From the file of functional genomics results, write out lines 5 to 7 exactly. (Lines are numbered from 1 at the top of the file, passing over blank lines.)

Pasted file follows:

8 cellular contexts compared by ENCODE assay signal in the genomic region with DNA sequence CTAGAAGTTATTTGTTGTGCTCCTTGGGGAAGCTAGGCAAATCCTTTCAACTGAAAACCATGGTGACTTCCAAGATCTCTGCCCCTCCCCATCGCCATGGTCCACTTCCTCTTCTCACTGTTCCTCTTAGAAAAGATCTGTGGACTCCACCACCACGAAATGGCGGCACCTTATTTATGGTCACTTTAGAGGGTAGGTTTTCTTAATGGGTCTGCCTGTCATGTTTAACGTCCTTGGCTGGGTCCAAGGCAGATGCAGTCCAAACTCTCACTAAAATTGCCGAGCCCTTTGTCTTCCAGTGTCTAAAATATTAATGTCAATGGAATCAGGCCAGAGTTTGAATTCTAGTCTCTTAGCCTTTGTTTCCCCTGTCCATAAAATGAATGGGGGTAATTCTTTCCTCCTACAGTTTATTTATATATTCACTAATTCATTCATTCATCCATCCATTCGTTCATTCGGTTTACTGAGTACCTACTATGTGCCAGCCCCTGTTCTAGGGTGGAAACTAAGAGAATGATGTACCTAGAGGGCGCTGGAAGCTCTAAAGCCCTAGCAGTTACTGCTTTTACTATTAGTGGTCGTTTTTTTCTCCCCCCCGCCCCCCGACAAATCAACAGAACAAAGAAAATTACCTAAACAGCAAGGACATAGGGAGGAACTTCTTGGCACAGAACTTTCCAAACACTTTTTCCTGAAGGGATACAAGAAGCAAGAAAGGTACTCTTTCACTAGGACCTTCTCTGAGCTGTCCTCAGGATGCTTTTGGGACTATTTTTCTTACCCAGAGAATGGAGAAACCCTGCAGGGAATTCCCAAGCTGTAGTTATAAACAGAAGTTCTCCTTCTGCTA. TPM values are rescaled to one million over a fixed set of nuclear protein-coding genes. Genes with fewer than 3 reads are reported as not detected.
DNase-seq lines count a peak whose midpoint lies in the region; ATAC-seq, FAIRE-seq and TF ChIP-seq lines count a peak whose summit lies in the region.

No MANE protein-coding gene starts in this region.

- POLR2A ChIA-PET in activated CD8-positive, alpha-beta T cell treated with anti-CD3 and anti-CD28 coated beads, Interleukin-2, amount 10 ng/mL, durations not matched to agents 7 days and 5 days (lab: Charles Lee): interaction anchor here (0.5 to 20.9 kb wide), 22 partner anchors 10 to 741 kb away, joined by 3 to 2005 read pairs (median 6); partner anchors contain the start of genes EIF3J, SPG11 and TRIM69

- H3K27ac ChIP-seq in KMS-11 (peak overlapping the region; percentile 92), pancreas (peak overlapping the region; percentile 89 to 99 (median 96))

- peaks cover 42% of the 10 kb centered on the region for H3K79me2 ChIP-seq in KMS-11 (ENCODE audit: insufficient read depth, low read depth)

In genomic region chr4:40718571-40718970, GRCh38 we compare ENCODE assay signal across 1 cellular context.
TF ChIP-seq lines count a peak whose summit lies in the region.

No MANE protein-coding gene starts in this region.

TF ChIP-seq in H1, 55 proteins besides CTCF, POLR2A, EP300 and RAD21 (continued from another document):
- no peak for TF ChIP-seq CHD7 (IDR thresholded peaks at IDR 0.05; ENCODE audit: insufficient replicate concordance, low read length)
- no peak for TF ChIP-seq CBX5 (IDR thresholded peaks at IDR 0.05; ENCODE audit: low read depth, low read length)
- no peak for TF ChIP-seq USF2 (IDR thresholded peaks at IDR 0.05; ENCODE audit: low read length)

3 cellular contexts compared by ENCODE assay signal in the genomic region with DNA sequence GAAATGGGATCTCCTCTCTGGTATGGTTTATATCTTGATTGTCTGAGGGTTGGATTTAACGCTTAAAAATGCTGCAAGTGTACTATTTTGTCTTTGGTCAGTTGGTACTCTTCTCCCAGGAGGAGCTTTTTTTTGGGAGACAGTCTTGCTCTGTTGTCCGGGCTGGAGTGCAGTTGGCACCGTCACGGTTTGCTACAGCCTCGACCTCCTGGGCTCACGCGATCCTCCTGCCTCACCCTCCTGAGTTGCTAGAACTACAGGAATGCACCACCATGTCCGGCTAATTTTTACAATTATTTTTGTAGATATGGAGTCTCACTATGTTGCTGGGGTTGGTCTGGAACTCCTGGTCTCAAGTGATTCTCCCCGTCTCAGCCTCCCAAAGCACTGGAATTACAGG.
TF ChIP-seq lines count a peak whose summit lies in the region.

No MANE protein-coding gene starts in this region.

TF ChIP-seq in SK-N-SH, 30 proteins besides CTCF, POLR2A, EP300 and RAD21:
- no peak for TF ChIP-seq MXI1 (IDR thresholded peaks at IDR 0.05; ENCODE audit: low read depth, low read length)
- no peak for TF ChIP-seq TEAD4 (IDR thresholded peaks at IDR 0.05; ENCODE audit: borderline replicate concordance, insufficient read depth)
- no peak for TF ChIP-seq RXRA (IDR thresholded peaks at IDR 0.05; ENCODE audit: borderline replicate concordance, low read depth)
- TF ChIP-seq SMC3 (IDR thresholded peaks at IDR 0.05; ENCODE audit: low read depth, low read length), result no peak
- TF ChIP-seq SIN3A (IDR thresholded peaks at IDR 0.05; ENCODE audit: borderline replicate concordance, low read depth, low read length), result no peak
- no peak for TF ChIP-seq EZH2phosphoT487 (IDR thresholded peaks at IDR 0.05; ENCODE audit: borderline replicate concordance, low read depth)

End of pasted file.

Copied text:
- H3K27ac ChIP-seq in KMS-11 (peak overlapping the region; percentile 92), pancreas (peak overlapping the region; percentile 89 to 99 (median 96))

- peaks cover 42% of the 10 kb centered on the region for H3K79me2 ChIP-seq in KMS-11 (ENCODE audit: insufficient read depth, low read depth)

In genomic region chr4:40718571-40718970, GRCh38 we compare ENCODE assay signal across 1 cellular context.